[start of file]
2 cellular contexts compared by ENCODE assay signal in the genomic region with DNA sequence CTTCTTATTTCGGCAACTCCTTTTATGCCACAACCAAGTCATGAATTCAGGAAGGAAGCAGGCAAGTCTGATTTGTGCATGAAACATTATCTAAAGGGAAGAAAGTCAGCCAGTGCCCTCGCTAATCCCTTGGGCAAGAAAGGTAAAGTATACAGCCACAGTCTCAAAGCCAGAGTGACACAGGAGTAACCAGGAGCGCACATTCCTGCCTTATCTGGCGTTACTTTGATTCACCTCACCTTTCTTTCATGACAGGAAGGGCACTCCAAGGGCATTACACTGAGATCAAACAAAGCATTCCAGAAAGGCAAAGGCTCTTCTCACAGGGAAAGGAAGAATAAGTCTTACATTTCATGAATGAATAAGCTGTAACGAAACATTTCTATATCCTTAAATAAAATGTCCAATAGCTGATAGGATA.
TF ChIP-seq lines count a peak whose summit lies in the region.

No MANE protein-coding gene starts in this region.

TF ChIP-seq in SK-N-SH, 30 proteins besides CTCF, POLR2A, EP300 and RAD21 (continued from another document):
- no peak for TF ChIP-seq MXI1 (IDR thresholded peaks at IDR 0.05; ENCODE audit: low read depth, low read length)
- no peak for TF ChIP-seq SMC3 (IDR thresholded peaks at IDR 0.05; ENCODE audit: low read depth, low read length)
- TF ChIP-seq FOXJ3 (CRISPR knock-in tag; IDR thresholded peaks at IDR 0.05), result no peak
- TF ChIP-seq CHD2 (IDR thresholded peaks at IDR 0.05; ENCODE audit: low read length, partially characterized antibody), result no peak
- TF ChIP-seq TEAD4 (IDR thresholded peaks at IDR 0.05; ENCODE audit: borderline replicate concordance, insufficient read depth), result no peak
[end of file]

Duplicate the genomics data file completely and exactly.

2 cellular contexts compared by ENCODE assay signal in the genomic region with DNA sequence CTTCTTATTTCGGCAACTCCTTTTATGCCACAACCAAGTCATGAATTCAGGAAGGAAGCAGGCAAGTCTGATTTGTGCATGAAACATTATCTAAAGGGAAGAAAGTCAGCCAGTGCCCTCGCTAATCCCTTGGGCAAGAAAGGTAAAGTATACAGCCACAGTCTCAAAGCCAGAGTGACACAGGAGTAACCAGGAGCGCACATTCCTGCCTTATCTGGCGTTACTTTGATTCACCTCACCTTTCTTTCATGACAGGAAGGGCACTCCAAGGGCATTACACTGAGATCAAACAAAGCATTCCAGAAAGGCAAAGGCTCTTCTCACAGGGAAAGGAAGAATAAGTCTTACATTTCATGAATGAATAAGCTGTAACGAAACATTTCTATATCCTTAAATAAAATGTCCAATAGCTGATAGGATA.
TF ChIP-seq lines count a peak whose summit lies in the region.

No MANE protein-coding gene starts in this region.

TF ChIP-seq in SK-N-SH, 30 proteins besides CTCF, POLR2A, EP300 and RAD21 (continued from another document):
- no peak for TF ChIP-seq MXI1 (IDR thresholded peaks at IDR 0.05; ENCODE audit: low read depth, low read length)
- no peak for TF ChIP-seq SMC3 (IDR thresholded peaks at IDR 0.05; ENCODE audit: low read depth, low read length)
- TF ChIP-seq FOXJ3 (CRISPR knock-in tag; IDR thresholded peaks at IDR 0.05), result no peak
- TF ChIP-seq CHD2 (IDR thresholded peaks at IDR 0.05; ENCODE audit: low read length, partially characterized antibody), result no peak
- TF ChIP-seq TEAD4 (IDR thresholded peaks at IDR 0.05; ENCODE audit: borderline replicate concordance, insufficient read depth), result no peak